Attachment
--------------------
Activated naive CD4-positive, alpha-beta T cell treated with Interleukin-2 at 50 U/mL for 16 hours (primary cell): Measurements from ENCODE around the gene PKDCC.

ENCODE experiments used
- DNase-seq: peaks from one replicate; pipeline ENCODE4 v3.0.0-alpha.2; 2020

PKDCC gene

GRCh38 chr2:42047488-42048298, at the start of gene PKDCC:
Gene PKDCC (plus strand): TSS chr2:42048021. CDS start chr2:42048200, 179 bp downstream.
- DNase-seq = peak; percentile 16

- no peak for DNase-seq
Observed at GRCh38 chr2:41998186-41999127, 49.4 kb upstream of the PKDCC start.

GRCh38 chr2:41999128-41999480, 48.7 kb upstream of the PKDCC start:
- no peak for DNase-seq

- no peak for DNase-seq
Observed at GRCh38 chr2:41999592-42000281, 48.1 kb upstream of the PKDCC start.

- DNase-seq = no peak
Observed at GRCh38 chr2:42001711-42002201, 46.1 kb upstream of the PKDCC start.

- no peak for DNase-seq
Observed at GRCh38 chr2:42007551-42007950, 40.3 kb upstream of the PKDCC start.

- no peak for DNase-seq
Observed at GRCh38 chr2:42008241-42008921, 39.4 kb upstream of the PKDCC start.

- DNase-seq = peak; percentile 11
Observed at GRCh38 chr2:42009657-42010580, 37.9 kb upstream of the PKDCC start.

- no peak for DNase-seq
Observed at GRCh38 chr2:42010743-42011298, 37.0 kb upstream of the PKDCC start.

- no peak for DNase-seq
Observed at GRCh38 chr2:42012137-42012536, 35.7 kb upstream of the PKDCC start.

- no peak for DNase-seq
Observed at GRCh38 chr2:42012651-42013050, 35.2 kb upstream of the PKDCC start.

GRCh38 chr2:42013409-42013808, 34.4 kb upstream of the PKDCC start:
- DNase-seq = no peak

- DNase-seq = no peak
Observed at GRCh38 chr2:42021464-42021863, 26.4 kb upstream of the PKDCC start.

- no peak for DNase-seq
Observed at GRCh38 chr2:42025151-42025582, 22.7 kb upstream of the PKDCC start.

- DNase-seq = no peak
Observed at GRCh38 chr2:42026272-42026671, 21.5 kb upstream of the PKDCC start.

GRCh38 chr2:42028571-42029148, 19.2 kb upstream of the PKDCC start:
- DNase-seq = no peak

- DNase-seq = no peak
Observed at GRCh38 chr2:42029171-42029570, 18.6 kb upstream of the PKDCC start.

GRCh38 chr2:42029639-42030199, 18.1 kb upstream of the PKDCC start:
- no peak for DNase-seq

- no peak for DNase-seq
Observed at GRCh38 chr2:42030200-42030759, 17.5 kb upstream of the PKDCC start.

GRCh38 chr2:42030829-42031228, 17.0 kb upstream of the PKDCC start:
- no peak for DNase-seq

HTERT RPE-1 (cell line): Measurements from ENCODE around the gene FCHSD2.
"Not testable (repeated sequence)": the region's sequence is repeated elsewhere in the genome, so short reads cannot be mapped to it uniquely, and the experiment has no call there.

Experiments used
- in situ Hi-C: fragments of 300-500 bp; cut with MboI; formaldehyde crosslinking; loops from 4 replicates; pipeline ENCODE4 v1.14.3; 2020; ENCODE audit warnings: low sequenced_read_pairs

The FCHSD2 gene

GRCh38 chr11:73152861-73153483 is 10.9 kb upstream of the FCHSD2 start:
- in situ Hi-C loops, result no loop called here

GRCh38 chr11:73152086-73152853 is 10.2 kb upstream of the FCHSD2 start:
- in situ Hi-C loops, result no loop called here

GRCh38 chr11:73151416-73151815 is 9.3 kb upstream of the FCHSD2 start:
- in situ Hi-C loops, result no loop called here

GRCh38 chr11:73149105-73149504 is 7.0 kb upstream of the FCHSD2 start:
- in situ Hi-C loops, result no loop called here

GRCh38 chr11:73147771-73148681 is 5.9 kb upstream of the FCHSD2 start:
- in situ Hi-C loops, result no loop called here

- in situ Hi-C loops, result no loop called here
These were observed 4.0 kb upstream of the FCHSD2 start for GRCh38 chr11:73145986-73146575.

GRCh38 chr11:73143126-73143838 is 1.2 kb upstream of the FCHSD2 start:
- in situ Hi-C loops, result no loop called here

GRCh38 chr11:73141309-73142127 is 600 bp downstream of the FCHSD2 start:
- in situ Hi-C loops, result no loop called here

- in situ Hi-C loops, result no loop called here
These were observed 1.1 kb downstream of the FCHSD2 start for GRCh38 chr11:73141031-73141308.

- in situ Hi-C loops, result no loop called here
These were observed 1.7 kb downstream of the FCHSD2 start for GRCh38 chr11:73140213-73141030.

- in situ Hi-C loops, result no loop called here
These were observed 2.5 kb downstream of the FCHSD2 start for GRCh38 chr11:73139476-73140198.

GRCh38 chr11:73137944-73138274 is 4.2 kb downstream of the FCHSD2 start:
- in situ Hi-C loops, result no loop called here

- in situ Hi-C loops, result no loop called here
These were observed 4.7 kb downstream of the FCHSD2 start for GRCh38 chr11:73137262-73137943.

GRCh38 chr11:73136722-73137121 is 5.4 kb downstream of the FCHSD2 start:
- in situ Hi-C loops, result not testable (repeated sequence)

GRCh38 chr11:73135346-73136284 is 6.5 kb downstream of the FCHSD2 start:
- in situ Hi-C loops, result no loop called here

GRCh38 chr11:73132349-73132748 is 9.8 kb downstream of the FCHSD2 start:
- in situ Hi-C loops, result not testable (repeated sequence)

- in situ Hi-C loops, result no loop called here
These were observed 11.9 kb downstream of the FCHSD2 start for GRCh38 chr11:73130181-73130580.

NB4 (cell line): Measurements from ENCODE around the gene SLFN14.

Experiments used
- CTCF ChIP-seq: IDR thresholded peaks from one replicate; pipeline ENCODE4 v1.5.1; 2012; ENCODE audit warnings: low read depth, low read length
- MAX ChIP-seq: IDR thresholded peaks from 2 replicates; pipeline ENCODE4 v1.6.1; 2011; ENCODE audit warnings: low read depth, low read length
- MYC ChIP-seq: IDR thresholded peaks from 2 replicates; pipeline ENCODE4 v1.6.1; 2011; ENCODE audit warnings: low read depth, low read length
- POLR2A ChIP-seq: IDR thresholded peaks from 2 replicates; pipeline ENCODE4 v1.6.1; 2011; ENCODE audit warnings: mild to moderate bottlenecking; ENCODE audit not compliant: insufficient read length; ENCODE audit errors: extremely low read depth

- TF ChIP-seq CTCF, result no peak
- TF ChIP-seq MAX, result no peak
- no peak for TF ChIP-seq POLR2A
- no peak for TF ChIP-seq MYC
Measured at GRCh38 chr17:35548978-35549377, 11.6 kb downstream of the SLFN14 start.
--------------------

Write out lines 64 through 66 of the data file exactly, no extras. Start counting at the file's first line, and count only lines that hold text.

- in situ Hi-C loops, result no loop called here

GRCh38 chr11:73141309-73142127 is 600 bp downstream of the FCHSD2 start:
- in situ Hi-C loops, result no loop called here